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Staying Grounded During a Time of Challenge

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As we look in our rearview, 2020 was quite a year. It was a year filled with worry and angst about politics and the pandemic and a time that challenged us to our core as we engaged issues of racial equity. As we welcome in a brand-new year, it is safe to say that everyone is hoping that 2021 will be a year that welcomes back some sort of normalcy to our lives and perhaps gives us an opportunity to become the best version of ourselves. It is often difficult to discover the best version of yourself when we are often times triggered by the raw emotion that was 2020. This world has been chaotic, and in order for us to be the best version of ourselves, that is, to approach life from a grounded space so that we can make the best choices, we need to sift through the chaos and remain at peace. We asked three Capital Region women whom we admire to share their wisdom with us as to how we best find our peace during these challenging times and be the best version of ourselves in this New Year.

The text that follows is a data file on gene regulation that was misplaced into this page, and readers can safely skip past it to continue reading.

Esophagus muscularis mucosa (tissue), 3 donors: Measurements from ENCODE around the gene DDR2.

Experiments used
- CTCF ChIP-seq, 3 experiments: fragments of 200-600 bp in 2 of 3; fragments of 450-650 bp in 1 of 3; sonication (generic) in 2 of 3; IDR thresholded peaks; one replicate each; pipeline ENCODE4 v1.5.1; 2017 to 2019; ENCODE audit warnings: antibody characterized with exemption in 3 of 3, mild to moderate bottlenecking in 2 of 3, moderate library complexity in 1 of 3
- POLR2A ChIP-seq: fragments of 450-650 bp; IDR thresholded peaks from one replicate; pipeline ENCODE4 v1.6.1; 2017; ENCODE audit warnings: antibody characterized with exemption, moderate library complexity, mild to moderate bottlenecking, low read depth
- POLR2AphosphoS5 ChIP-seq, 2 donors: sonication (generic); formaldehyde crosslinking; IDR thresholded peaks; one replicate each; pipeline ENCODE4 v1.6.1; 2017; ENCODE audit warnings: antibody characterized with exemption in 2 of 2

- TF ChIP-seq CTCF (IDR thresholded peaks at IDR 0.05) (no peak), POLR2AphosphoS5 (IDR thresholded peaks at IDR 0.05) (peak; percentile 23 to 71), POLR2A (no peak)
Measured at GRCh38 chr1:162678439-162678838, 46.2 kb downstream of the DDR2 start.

Julie Purdy
Intuitive Life Coach

Julie Purdy is an Intuitive Life Coach with a passion for helping others. She uses many tools to provide insights into life’s most important questions. Julie specializes in helping people heal relationships, improve their imagination, reconnect with themselves and their loved ones in spectacular ways; she has a natural gift of seeing a whole new perspective that can truly transform your life.  

Her Advice to Us
“The challenges of 2020 have given us a chance to look at life and re-evaluate. It has pushed us inside literally and figuratively and given us a chance to look at how we have lived life,” Julie explained. “It has brought to the forefront what needs to change, aroused people’s fear, shown diversity, but also made us keenly aware of all the common needs we have as humans while realizing we’re all in this together. Has this been 2020’s true purpose?